Don't feel bad for getting her from a pet store if it was your only choice. There were two options for me male rats from a petstore or a lone female from a rescue. So I went with the males because the girl was in a foster home and I couldn't find another girl. Also don't pull away if you get bitten even if you want to. Your rats will usually feel bad when they relize it was you and may be hesitant to do it again.
 

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I'm happy you're making progress. If she bites you strongly eep very loudly, she should soon bite less strongly so eep less loudly...she should get it. Obviously if she draw le blood start with gloves. Have you tried the immersion method yet? Although if she makes progress on her own, you can skip it. Keep us updated of your progress.
Also as JAnimal said don't pull your hand away- it is very important or she will bite more thinking that biting take the scary hand away;)
 

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Every rat needs a good forever home and will most likely reward your love in the end with love in return... that said having someone else pre-socialize a rat for you and raise it to know and love humans is about as good as it gets for a new rat owner. Since I developed and introduced immersion we've socialized thousands of rats and some were pretty wickedly screwed up... We've had to fix a very few rats from supposedly reputable breeders and we've had a few horror shows from certain rescues that don't really work with their rats, but older pet shop and feeder bin rats often have very little human contact and have been fighting for survival all their lives and they sometimes need a fair bit of work. When you adopt from a pet shop or feeder bin, it's best to get to know the rat in the store... handle it before you take it home.

In my time teaching immersion, I worked with one single person who enjoyed socializing super screwed up rats and didn't even wear gloves and wrote me they didn't mind getting bitten by rats... that scares me just a little, but it's nice to know there's someone out there for the worst among the problem rats and by the way was remarkably successful with them. On the other hand there are plenty of nice normal rats, even in pet shops and feeder bins that need good forever homes that aren't going to send you to the emergency room, so choose wisely.

Don't be afraid to armor up when you work with your rat as long as it still bites, you measure success in how well your rat learns to understand and trust you, not how much blood you lose in the process. I recently had the pleasure to work with someone that actually wore a helmet because their new rat struck at their face.... Last they posted they were making good progress with their problem rat... still, needing a helmet is a pretty extreme way to socialize a pet.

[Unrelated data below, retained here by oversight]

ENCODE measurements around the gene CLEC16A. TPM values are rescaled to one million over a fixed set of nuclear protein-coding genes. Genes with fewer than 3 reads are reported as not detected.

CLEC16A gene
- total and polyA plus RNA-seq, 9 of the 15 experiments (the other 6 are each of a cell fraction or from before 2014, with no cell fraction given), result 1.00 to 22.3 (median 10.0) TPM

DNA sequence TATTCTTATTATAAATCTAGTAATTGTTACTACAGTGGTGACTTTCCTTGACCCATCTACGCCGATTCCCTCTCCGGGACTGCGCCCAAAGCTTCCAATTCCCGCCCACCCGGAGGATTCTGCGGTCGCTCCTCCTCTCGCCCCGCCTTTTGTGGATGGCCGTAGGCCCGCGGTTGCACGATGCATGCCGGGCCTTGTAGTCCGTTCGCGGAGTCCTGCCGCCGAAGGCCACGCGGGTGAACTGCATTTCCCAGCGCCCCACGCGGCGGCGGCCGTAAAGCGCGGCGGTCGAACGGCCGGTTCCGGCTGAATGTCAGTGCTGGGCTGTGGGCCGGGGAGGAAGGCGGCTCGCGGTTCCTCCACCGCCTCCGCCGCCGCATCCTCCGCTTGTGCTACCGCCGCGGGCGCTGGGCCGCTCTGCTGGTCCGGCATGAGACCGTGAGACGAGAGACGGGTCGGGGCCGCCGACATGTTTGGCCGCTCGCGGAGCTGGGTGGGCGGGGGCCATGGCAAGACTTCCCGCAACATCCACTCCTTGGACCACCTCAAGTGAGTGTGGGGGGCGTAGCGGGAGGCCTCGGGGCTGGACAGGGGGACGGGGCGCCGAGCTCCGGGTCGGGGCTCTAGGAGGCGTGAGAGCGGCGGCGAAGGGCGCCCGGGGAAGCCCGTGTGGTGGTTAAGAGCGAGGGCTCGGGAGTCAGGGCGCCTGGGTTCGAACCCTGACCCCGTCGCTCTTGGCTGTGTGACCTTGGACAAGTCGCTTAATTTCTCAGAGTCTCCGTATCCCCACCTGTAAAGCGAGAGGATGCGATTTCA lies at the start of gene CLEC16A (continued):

If I may add, I'm no fan of eeping, and I'll tell you why. Originally eeping was supposed to imitate a rat being submissive. Honestly, I don't think most rats are going to get that because most rat vocalizations are way above human hearing. But really, why would you want to be submissive to a rat that's attacking you? I think it sends a horrible message, you are telling your rat if he attacks you you'll submit which would reinforce his aggression. Instead, if a rat attacks me, I shout "No Biting!" and if need be, swat or bop back (with love in my heart and certainly not hard enough to hurt the offender). My message is that I'm not a snack or a chew toy and I'm in charge...

For the most part I'm the most super permissive rat parent here... our rats literally walk all over me and live free range in the house. Our older rats learn to ask to be picked up and to point where they want to be taken so I even become a mode of transportation for them. But at some point or another, when they do something really stupid or dangerous they find out that I'm not just a teddy bear... this bear has teeth. When I raise my voice, which is rare, our rats immediately stop what they are doing and when I show them what they did wrong they usually don't do it again. Our rats understand that they shouldn't poke the bear. So they know that daddy is nice and daddy is generous and they can come to daddy and take advantage of his good nature and laid back demeanor, but never to make daddy angry.... In order for a rat or a child to become competent, it has to learn that it's actions have consequences. Be nice to daddy, and do good things and treats and good things happen in return.... cut his computer, electrical, stereo or telephone cables or dig up his orchids and things are going to get ugly fast. I don't mention biting, because our rats never bite, I'm pretty sure they know how ugly that would get without even testing me...

So, I don't eep, I use a stern voice, sometimes I even shout and very, very rarely I bop or even swat and our rats get to live free range in the house and even go outdoors like little dogs. We have a great bond and our rats live very unrestricted lives because they are responsible for their own actions. In fact, they get a lot of respect, because they have earned it. Usually it is great just being your rats human friend, but sometimes you have to be the parent too. Some people use the term alpha, but it's more like parent in my mind.

Best luck.